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From what I understand, the term donut arose as a shortening for the word doughnut. The former has become much more common, though.

Which word is more accepted in academia: the more formal but somewhat less common (doughnut), or more common (at least casually) but less formal (donut)?

  • Comments are not for extended discussion; this conversation has been moved to chat. – tchrist Dec 17 '16 at 0:44
  • Well it is made of dough not "do" so I'm pretty sure people in academia would lean towards doughnut. I would guess the a torus is normally described as doughnut-shaped. – ukayer Jan 8 '17 at 0:57
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When asking about contemporary usage in academia it is almost always better to simply check usage in the specific domain. For example, in mathematics and engineering the word "doughnut" / "donut" may be used to refer to a torus.

"Doughnut" currently seems preferred in both the humanities and sciences -- although both are used -- based on the following quick inspections.

For the humanities, JSTOR ("a digital library of academic journals, books, and primary sources") lists:

Google Scholar returns more results and with higher citation counts for 'doughnut'. Top results are almost all metaphorical uses in the sciences, like the "banana-doughnut paradox" in geophysics. There are fewer listings for 'donut', and the highest cited is actually an article with JR Donut as a named author, not even a usage as a common noun! (Ironically, even this was an OCR error while scanning the name of JR Donat).

Note that searching JSTOR and Google Scholar with a recent time-window may indicate a narrowing of the gap in recent years. While even recent top-cited articles predominantly use 'doughnut', the total proportion of 'donut' titles has grown in the past decade. However different groups of academics are often writing for very specific audiences. If you are citing previous research that uses a particular spelling then you should probably follow that usage. The editors of a specific journal may also have opinions based on their chosen style guides or references, e.g. AP Style prefers "doughnut." Your field or publisher may vary!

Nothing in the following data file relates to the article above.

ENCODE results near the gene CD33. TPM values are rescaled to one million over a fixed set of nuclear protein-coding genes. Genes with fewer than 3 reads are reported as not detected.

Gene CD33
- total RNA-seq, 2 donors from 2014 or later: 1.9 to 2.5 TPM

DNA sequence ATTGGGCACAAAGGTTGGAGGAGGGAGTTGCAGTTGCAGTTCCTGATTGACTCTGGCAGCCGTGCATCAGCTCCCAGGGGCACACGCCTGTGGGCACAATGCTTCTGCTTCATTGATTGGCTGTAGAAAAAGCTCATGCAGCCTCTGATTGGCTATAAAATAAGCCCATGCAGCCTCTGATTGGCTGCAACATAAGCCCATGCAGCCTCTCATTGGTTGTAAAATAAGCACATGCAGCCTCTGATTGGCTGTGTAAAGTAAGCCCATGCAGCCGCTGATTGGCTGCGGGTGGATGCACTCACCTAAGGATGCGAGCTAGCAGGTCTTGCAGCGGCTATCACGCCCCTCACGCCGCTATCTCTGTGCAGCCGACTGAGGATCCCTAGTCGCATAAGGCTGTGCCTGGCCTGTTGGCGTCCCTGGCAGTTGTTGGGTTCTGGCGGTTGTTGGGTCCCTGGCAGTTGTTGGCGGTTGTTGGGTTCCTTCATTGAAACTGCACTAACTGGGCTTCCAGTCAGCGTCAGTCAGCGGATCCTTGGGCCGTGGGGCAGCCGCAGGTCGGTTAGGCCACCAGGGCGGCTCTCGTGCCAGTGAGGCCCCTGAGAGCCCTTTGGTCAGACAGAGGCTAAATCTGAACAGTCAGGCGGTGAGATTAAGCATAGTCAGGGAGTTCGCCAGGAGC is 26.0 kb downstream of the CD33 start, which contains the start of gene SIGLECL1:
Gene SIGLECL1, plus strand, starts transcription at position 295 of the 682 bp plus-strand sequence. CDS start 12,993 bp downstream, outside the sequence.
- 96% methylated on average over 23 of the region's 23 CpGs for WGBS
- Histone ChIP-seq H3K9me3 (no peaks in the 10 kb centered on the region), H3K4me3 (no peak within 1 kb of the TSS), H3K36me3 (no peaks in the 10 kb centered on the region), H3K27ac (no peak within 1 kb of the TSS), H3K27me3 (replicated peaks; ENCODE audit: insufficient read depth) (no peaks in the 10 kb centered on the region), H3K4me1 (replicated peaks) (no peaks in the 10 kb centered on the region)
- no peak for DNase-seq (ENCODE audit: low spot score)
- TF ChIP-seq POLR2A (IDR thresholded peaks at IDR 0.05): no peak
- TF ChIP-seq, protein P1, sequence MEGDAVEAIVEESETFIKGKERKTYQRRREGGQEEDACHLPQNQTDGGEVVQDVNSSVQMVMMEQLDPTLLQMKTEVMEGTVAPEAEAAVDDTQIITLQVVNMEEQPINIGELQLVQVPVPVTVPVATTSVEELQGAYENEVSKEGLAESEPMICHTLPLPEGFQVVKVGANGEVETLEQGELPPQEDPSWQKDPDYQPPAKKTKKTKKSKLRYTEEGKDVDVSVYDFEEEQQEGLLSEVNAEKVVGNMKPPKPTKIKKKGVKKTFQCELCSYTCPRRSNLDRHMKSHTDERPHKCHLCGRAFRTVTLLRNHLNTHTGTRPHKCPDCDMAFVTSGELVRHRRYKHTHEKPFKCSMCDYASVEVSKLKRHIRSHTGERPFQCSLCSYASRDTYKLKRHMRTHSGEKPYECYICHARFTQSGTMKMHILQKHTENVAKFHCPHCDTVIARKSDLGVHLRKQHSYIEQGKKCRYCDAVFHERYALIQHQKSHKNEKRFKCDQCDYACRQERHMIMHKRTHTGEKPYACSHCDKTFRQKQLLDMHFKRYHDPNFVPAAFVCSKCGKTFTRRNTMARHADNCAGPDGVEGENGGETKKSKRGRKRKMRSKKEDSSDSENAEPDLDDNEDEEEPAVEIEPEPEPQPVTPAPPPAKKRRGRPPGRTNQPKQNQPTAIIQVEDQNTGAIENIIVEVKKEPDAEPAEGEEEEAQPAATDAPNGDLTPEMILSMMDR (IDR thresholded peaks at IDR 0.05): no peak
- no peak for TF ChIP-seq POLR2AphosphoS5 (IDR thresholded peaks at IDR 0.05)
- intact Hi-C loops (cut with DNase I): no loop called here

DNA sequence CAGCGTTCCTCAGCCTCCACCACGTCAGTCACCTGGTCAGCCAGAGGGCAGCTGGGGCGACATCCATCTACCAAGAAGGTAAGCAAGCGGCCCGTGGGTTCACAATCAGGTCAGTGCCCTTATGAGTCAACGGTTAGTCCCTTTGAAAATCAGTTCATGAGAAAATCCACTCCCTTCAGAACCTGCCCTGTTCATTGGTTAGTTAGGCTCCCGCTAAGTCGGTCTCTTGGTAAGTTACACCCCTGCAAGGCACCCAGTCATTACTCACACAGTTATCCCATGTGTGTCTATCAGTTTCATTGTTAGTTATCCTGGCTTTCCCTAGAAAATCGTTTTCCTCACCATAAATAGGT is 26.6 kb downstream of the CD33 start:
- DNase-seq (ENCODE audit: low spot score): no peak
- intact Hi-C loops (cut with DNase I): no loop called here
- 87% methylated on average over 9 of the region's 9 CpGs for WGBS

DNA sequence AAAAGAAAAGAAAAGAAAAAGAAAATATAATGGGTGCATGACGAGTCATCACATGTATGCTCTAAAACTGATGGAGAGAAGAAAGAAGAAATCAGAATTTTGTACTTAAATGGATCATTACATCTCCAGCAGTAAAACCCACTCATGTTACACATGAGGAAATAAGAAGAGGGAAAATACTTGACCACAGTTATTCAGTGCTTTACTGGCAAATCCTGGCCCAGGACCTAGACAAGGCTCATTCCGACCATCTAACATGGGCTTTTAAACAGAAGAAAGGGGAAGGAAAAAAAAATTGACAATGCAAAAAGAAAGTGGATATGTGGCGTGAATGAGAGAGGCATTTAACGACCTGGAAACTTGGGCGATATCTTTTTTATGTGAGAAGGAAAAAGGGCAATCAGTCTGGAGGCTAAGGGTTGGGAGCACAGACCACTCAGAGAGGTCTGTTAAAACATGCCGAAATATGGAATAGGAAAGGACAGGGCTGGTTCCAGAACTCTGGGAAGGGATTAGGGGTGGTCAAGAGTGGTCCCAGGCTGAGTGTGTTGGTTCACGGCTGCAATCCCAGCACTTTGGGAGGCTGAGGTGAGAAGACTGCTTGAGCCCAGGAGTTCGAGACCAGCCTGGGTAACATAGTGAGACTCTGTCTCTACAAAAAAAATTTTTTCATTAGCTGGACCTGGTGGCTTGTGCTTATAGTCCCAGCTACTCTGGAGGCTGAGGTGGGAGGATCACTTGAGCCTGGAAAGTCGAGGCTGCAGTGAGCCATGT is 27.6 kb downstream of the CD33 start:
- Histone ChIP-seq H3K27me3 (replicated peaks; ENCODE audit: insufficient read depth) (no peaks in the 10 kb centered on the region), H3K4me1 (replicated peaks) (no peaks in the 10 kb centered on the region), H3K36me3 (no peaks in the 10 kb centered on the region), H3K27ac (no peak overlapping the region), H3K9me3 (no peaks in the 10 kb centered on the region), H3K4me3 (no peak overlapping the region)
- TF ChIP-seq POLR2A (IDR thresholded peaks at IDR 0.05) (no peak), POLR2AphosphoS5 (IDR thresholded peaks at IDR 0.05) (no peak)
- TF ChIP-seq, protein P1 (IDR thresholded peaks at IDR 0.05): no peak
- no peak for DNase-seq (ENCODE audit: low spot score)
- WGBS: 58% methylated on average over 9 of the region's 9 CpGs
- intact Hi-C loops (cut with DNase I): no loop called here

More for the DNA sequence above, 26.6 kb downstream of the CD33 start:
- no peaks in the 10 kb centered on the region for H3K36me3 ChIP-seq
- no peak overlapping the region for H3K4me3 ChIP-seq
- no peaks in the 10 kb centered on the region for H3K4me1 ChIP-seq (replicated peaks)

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    @JOSH - Thank you! Consider restoring some version of your very useful answer with style guide and usage examples, as mine does not contain that material. – JeremyDouglass Dec 16 '16 at 16:25
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    @Mari-LouA - Not entirely :) Academic jargon tends toward globalization. One example: The Dutch publisher Elsevier puts out the international Journal of Theoretical Biology, which published an article with two authors from the Chinese Academy of Sciences, Beijing on "Donut-shaped fingerprint in homologous polypeptide relationships." – JeremyDouglass Dec 16 '16 at 16:37
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    "(Ironically, even this was an OCR error while scanning the name of JR Donat)." I would be so mad if I were that guy. – Devsman Dec 16 '16 at 18:53
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    But note that if you restrict publications in Google Scholar to the most recent ten years, donut begins to outstrip doughnut. The longer spelling still wins in JSTOR, but the gap narrows considerably. – 1006a Dec 16 '16 at 19:22
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    Heh, I'm not a passionate advocate for either spelling (though I am, in fact, passionately in favor of the confection itself, regardless of spelling—I'm partial to pączki in February), just thought I'd point out that there may be a trend towards less formality. It wouldn't entirely surprise me if the shorter spelling prevails in another several decades, even among British academics. – 1006a Dec 16 '16 at 19:40

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